Pay cuts unfortunate, but necessary for city
Some months ago, we were critical of Grand Junction city officials for proposing cuts in projects and services that affect city residents, while working hard to protect city employees from the impacts of the recession.
We can’t say that now. The plan outlined earlier this week by City Manager Laurie Kadrich will substantially affect all city employees. Either they will receive a 3 percent cut in the paychecks they receive next year, or they will see a 1.9 percent cut, along with a mandate they take two unpaid holidays and two furlough days next year. Kadrich was to decide later this week which plan to use.
And, just so there is no doubt, Kadrich said the cuts will apply to the wages of all city employees, including her own.
The city, which depends primarily on sales taxes for the bulk of its revenue, has seen rapid drops in the money generated by the sales tax this year. To accommodate that, the city has already cut $7 million from the current-year budget. It has implemented a hiring freeze that has left 40 city jobs unfilled. There are overtime restrictions and equipment purchases have been limited. More cuts may be coming next year.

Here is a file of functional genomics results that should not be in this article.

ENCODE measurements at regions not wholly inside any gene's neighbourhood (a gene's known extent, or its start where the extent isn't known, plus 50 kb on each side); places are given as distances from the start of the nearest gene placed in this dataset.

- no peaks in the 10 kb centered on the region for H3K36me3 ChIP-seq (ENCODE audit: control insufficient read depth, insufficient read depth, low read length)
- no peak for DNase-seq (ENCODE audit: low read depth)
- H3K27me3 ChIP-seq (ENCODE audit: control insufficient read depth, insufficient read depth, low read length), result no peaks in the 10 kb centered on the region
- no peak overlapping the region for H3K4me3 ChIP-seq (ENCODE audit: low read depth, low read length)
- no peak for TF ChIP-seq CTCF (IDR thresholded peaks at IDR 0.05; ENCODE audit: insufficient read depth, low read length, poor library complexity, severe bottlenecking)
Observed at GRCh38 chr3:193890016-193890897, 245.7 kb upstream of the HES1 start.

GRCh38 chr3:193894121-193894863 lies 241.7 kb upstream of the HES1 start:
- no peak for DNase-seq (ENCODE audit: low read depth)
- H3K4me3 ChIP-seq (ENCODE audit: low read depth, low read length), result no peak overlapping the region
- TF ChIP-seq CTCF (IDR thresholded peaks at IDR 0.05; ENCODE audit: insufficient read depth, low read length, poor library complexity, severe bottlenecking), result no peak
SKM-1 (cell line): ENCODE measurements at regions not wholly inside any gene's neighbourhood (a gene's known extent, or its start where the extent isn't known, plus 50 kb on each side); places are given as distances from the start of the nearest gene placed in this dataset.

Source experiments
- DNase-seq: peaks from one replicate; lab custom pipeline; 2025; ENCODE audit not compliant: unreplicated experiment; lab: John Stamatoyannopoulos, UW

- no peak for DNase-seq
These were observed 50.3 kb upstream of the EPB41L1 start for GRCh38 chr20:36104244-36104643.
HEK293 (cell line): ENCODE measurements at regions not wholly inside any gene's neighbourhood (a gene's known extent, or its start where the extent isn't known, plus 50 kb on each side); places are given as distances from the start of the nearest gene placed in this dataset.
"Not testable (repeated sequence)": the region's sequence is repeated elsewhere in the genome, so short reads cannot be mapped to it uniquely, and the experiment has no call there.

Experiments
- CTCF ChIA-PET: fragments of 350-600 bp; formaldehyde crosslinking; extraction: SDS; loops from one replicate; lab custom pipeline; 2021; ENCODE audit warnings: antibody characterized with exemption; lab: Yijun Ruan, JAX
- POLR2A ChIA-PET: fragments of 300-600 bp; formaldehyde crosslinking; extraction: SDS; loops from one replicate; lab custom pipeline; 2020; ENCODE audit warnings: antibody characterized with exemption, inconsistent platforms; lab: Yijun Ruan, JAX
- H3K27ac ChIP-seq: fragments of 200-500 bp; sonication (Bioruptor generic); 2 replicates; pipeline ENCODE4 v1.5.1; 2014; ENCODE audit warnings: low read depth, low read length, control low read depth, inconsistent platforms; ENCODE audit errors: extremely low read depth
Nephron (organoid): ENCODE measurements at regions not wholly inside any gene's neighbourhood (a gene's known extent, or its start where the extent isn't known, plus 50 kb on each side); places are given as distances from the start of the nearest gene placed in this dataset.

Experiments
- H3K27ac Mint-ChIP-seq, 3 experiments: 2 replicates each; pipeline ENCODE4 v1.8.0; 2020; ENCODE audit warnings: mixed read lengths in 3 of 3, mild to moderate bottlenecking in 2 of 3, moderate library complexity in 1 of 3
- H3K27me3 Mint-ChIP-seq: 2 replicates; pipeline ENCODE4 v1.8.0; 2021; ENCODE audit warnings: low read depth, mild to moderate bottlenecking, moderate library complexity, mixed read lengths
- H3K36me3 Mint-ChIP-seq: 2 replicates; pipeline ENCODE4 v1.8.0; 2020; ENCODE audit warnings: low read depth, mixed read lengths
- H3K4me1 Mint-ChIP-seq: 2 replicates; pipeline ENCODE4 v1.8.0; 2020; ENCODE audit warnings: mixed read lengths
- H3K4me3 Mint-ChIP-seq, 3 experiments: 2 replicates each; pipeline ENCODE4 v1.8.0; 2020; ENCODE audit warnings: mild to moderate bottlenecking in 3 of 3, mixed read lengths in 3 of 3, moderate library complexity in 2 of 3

“My goal is to be down another 20 positions by the end of next year,” Kadrich told us. She hopes that can occur through attrition, and perhaps by some employees voluntarily taking unpaid sabbaticals. We share her hope that those measures will be adequate.
The city is taking the sort of action that many businesses, including this newspaper, have already implemented to deal with the recessions. Layoffs, pay freezes, delaying or cancelling capital projects and more have been required by many businesses, whose managers hope their efforts to date will be enough to weather the economic storm.
It’s unfortunate that city employees will see less money in their paychecks next year. But we applaud Kadrich and the many city employees who worked with her to develop a plan for dealing with an economic reality that hasn’t confronted the city in decades.